Although nature may move you to prefer your son, yet seeing he hath a place as your heir apparent in the higher House, and may also, if you would, by other good means be in the lower house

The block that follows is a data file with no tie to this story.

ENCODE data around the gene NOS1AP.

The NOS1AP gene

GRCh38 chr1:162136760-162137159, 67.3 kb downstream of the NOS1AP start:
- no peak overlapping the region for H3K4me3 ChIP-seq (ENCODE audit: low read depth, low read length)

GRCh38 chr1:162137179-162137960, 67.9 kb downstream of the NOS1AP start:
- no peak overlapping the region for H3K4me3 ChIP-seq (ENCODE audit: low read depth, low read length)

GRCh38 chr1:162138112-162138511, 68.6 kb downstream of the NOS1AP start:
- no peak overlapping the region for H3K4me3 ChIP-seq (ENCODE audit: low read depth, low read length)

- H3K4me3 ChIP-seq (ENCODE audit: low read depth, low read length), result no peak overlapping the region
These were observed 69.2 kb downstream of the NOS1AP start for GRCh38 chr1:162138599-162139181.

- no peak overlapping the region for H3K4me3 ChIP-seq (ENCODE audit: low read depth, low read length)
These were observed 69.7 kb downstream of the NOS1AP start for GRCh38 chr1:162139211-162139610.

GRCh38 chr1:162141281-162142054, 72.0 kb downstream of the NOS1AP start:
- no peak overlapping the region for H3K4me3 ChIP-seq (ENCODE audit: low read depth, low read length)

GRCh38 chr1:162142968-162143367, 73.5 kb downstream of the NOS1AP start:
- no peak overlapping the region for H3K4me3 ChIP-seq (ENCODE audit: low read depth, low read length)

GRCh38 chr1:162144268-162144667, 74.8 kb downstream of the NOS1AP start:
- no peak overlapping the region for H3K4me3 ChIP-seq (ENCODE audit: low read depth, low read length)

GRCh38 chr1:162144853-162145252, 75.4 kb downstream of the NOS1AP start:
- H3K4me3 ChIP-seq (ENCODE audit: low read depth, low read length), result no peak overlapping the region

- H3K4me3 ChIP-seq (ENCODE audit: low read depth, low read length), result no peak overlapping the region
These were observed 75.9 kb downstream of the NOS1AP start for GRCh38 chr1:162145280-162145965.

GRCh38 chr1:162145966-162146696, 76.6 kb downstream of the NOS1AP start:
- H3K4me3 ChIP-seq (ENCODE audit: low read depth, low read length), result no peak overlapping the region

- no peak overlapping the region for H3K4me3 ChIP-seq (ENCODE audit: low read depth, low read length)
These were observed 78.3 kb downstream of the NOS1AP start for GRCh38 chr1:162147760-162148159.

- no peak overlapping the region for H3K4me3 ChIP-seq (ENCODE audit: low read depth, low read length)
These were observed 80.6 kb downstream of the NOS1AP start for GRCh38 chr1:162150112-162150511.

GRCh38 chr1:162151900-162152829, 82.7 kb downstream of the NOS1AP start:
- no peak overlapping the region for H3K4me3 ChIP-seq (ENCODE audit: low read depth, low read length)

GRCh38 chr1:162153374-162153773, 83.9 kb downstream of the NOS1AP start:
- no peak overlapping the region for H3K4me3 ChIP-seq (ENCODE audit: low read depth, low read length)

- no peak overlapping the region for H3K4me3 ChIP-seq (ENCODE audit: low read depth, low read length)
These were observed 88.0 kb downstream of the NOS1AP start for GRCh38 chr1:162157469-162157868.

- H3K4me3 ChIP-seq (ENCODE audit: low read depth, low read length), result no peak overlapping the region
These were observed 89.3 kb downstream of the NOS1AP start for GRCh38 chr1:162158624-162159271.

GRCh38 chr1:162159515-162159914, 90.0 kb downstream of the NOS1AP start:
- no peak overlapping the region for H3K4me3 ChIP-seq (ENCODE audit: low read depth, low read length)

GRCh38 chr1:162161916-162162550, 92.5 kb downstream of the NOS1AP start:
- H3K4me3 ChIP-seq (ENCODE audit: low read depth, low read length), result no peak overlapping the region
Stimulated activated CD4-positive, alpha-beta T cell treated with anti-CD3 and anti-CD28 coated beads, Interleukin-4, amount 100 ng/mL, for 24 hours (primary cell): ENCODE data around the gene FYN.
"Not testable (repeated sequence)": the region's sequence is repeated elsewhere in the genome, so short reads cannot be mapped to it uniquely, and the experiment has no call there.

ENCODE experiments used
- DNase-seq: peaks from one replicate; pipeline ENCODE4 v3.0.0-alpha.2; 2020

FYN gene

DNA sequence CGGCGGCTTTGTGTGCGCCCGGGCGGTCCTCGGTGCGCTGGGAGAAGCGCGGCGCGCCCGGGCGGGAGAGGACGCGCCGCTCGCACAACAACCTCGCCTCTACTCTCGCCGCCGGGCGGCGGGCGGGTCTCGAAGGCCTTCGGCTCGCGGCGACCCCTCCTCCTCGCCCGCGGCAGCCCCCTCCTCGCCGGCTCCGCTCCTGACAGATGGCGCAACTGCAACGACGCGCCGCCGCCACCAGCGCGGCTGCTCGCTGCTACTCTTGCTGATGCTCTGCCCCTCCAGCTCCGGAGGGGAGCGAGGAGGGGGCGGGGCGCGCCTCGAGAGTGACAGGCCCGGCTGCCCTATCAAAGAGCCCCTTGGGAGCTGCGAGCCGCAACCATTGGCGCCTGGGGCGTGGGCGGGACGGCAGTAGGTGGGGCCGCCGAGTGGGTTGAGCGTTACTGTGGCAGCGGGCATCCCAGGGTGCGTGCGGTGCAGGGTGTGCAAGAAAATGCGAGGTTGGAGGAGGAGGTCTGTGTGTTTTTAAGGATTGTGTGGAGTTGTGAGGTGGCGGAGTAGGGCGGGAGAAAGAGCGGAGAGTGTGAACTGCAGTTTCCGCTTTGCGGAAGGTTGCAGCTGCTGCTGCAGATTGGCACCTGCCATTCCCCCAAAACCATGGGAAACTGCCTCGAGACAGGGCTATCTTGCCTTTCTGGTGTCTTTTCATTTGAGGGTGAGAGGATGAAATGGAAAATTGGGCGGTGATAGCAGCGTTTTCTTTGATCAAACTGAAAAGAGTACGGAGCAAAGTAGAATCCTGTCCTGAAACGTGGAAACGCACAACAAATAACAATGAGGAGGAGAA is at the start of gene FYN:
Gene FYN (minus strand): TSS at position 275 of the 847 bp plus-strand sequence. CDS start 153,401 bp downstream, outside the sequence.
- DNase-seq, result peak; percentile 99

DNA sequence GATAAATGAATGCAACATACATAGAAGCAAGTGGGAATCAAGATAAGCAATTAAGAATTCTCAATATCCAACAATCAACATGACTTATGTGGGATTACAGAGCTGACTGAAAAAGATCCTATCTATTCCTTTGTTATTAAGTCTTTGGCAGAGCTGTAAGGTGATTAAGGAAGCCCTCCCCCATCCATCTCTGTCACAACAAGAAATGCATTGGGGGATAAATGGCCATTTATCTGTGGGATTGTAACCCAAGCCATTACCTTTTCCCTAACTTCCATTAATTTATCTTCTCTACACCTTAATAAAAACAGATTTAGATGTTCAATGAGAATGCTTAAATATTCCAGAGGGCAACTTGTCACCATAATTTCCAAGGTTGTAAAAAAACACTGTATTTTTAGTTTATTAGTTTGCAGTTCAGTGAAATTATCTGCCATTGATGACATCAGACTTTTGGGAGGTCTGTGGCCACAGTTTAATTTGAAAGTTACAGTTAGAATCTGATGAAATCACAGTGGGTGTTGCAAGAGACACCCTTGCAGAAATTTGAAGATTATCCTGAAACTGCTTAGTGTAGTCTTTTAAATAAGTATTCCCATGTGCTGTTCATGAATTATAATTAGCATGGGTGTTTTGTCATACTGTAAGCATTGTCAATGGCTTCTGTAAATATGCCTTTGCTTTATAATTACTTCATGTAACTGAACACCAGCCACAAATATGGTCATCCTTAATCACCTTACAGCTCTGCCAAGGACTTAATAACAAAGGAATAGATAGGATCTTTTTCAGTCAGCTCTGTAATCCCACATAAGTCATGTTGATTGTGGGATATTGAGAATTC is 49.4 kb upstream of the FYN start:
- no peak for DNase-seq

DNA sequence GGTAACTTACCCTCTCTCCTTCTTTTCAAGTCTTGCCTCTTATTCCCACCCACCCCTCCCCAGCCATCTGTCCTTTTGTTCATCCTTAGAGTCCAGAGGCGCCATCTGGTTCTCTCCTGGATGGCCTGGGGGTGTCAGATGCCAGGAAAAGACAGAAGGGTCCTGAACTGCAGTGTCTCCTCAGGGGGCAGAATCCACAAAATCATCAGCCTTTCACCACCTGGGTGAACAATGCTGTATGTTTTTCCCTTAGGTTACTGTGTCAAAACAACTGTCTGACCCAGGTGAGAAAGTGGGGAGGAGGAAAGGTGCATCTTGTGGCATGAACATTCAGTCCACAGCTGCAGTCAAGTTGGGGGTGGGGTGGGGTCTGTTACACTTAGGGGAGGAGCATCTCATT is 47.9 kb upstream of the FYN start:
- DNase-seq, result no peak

an attempt to secure the Essex county seat was neither dignified nor necessary. So Petre came in again, for the ninth consecutive time as knight of the shire, to what proved to be his last Parliament. His election expenses were £6 13s. 4d. for dinners in January 1559, and £4 8s.3d. for provisions in December 1562. Whether because of his old age and deafness or because of the defective records, the only references found to him in his two Elizabethan Parliaments are his membership of the succession committee (31 Oct. 1566) and of the delegation of 30 from the Lower House summoned to hear the Queen’s message on the succession (5 Nov. 1566). However, as a Privy Councillor he was appointed to committees concerned with the petition to the Queen to marry (6 Feb. 1559), the petition for the Queen’s marriage and the succession (19 Jan., 12 Feb. 1563) and the subsidy (25 Jan. 1563 and 17 Oct. 1566). Until this year, with a break of some months owing to a serious illness in 1559, Petre still attended the Council regularly, and sat on a variety of commissions, from those dealing with vitally important matters such as the newly established English church or the civil wars in France, to minor bodies like the one set up in May 1564 to raise money for the rebuilding of St. Paul’s, recently destroyed by fire. From November 1564 to May 1566 Lady Catherine Grey was in his custody at Ingatestone. One of his last known appearances at the Privy Council was in October 1566, when two of his Henrician colleagues, Sir Walter Mildmay and Sir Ralph Sadler, were also present, Mildmay for the first time and Sadler after three years’ absence. Petre attended a meeting in February 1567—possibly his last. Beginning three months later, there is a long gap in the Council register.3